Wild Purple Shoots
April 12, 2023
Guzhu Mountain, Changxing, Huzhou
Purple is not a common colour for green tea leaves, nor is it a common colour for anything else in the natural world. However, every Spring, the trees of Wild Purple Shoots 顾渚紫笋茶 produce light purple buds. The way that these purple buds stand out against both one’s expectations and the varied greens of the jungle around them has historically evoked some wonder.
Wild Purple Shoots grows in the remote jungles of the Guzhu Mountain Range in Changxing, Huzhou. This area is so difficult to get to that it is said that this ancient varietal of wild tea “comes down from the clouds”. Wild Purple Shoots was a favourite of Lu Yu, the highly-respected poet and self-taught scholar who authored what remains one of the most important texts on tea ever written, The Classic of Tea, around 780 AD. In this text, in regards to tea from Guzhu Mountain, (where he eventually settled to live and craft tea himself), Lu Yu wrote, very simply, that “purple is better than green.” During the Tang Dynasty, Wild Purple Shoots was a tribute to the emperor, however it took so long to carry this tea to him from high up in the tree-covered mountains where it grew that this practice eventually fell out of favour, and the tea was left in the appreciative hands of locals. On account of this, it remains a highly regarded, however somewhat forgotten, green tea.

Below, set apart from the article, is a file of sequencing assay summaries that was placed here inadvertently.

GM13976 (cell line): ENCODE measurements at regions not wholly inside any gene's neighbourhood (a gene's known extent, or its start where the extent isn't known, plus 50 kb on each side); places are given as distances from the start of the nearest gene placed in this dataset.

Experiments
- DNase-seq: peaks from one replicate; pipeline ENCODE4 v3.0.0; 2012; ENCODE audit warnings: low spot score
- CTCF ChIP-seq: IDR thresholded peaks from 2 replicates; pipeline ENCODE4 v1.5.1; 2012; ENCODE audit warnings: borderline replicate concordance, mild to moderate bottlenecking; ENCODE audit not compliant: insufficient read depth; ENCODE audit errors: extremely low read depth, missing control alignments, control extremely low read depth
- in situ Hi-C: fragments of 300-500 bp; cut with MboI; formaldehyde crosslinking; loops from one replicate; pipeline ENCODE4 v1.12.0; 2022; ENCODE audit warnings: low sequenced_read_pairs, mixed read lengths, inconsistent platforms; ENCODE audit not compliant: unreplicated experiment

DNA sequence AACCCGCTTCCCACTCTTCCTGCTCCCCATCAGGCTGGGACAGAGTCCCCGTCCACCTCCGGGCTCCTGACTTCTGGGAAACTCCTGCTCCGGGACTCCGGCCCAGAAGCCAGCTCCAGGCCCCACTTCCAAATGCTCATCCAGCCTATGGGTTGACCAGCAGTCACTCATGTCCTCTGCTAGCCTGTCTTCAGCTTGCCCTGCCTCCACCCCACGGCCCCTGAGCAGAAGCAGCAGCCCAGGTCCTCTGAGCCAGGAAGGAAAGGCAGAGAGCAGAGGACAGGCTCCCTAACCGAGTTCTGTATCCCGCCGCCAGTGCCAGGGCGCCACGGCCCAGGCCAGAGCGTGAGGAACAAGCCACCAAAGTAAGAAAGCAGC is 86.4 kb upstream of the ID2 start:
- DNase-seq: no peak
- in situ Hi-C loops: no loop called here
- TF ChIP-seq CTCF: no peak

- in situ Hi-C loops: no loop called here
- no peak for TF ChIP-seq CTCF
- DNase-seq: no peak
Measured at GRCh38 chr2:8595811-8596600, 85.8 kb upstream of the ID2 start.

Being forgotten has created a very special opportunity for this tea; it has allowed it to remain entirely unchanged by cultivation. It is astonishing to recognize that the Wild Purple Shoots we drink today will appear exactly as it would have during the Tang Dynasty. With the exception of Spring harvests, these trees continue to grow unwitnessed, as they always have, scattered between the rocks and towering bamboo of the higher altitudes in the Guzhu mountains, obscured by a mist that never clears. Each Spring their leaves are delicately harvested by hand while they are still their mesmerizing purple colour. They turn green while being roasted over charcoal, dispelling their coolness along with their unusual colour.
While untended by humans, the temperate microclimate of the dense valley these trees preside over maintains the ideal conditions for producing green tea. Tai Lake, one of the largest freshwater lakes in China, is nearby, lending extra moisture and coolness to the air, thus slowing the growth of the tea leaves. The soil on the mountains is made up mostly of granite and purple sandstone: mineral-rich and nutrient-scarce, which means the tea trees must extend their roots deeper into the earth for nourishment, making them more concentrated and robust.
This year’s harvest is particularly verdant. When dry, the tea leaves look deep green, offsetting the threads of purple buds and rich brown stems mixed in with them. It smells warm and sweet. Under water, it brightens up immediately into an enlivened blue-green. The way it reanimates in the gaiwan is particularly beautiful to watch. The mouthfeel is luxurious and fine-grained, delivering a nourishing tea that finishes very long, and very sweetly.
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|Steep time||10 - 90 sec|
|No. of infusions||5